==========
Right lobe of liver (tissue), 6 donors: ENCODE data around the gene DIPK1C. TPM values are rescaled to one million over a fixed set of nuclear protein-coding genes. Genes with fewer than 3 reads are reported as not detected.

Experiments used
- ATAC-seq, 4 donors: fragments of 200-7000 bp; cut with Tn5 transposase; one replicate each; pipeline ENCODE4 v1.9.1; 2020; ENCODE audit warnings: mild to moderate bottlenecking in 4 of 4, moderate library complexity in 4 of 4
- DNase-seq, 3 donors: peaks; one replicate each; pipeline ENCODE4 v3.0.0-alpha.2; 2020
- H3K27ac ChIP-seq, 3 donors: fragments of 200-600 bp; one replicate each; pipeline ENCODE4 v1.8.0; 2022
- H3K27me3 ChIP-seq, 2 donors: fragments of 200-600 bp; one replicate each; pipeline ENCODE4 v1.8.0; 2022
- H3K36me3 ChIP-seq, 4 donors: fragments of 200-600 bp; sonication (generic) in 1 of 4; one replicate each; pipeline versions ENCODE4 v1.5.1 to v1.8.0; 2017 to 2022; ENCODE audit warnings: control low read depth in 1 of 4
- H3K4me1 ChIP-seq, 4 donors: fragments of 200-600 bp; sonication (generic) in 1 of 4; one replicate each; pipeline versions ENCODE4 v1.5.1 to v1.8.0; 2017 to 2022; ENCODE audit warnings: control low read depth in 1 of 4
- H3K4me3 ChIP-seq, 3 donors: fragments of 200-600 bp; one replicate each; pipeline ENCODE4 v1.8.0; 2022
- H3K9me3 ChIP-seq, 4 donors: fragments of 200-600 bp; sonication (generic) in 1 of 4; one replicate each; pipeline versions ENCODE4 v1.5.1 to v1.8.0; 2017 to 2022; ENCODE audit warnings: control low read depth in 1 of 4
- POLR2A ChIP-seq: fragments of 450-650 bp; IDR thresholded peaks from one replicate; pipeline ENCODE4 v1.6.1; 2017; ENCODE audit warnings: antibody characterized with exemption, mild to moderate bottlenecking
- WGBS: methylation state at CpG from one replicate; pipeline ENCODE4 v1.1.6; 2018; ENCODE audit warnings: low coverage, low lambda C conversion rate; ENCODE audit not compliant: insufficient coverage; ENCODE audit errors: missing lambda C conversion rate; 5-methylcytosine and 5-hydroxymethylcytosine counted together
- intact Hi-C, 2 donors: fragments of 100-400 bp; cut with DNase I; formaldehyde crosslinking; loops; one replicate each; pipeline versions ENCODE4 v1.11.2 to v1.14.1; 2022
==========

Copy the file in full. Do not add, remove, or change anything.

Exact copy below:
Right lobe of liver (tissue), 6 donors: ENCODE data around the gene DIPK1C. TPM values are rescaled to one million over a fixed set of nuclear protein-coding genes. Genes with fewer than 3 reads are reported as not detected.

Experiments used
- ATAC-seq, 4 donors: fragments of 200-7000 bp; cut with Tn5 transposase; one replicate each; pipeline ENCODE4 v1.9.1; 2020; ENCODE audit warnings: mild to moderate bottlenecking in 4 of 4, moderate library complexity in 4 of 4
- DNase-seq, 3 donors: peaks; one replicate each; pipeline ENCODE4 v3.0.0-alpha.2; 2020
- H3K27ac ChIP-seq, 3 donors: fragments of 200-600 bp; one replicate each; pipeline ENCODE4 v1.8.0; 2022
- H3K27me3 ChIP-seq, 2 donors: fragments of 200-600 bp; one replicate each; pipeline ENCODE4 v1.8.0; 2022
- H3K36me3 ChIP-seq, 4 donors: fragments of 200-600 bp; sonication (generic) in 1 of 4; one replicate each; pipeline versions ENCODE4 v1.5.1 to v1.8.0; 2017 to 2022; ENCODE audit warnings: control low read depth in 1 of 4
- H3K4me1 ChIP-seq, 4 donors: fragments of 200-600 bp; sonication (generic) in 1 of 4; one replicate each; pipeline versions ENCODE4 v1.5.1 to v1.8.0; 2017 to 2022; ENCODE audit warnings: control low read depth in 1 of 4
- H3K4me3 ChIP-seq, 3 donors: fragments of 200-600 bp; one replicate each; pipeline ENCODE4 v1.8.0; 2022
- H3K9me3 ChIP-seq, 4 donors: fragments of 200-600 bp; sonication (generic) in 1 of 4; one replicate each; pipeline versions ENCODE4 v1.5.1 to v1.8.0; 2017 to 2022; ENCODE audit warnings: control low read depth in 1 of 4
- POLR2A ChIP-seq: fragments of 450-650 bp; IDR thresholded peaks from one replicate; pipeline ENCODE4 v1.6.1; 2017; ENCODE audit warnings: antibody characterized with exemption, mild to moderate bottlenecking
- WGBS: methylation state at CpG from one replicate; pipeline ENCODE4 v1.1.6; 2018; ENCODE audit warnings: low coverage, low lambda C conversion rate; ENCODE audit not compliant: insufficient coverage; ENCODE audit errors: missing lambda C conversion rate; 5-methylcytosine and 5-hydroxymethylcytosine counted together
- intact Hi-C, 2 donors: fragments of 100-400 bp; cut with DNase I; formaldehyde crosslinking; loops; one replicate each; pipeline versions ENCODE4 v1.11.2 to v1.14.1; 2022